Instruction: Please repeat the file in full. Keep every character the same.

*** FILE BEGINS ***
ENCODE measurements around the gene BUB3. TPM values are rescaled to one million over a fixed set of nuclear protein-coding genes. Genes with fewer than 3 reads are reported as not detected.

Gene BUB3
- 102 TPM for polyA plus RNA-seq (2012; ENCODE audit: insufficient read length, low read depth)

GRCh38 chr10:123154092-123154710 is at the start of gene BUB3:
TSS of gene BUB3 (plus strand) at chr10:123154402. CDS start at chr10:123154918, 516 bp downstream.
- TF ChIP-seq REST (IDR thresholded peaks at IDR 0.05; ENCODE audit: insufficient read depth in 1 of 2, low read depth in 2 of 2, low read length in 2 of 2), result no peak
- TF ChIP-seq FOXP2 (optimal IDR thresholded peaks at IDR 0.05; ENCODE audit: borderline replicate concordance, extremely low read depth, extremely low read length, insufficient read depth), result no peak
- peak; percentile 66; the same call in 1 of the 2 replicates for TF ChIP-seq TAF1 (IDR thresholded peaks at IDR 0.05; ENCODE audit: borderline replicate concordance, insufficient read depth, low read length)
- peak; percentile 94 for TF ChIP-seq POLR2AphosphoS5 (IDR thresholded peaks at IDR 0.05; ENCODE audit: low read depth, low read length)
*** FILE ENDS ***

ENCODE measurements around the gene BUB3. TPM values are rescaled to one million over a fixed set of nuclear protein-coding genes. Genes with fewer than 3 reads are reported as not detected.

Gene BUB3
- 102 TPM for polyA plus RNA-seq (2012; ENCODE audit: insufficient read length, low read depth)

GRCh38 chr10:123154092-123154710 is at the start of gene BUB3:
TSS of gene BUB3 (plus strand) at chr10:123154402. CDS start at chr10:123154918, 516 bp downstream.
- TF ChIP-seq REST (IDR thresholded peaks at IDR 0.05; ENCODE audit: insufficient read depth in 1 of 2, low read depth in 2 of 2, low read length in 2 of 2), result no peak
- TF ChIP-seq FOXP2 (optimal IDR thresholded peaks at IDR 0.05; ENCODE audit: borderline replicate concordance, extremely low read depth, extremely low read length, insufficient read depth), result no peak
- peak; percentile 66; the same call in 1 of the 2 replicates for TF ChIP-seq TAF1 (IDR thresholded peaks at IDR 0.05; ENCODE audit: borderline replicate concordance, insufficient read depth, low read length)
- peak; percentile 94 for TF ChIP-seq POLR2AphosphoS5 (IDR thresholded peaks at IDR 0.05; ENCODE audit: low read depth, low read length)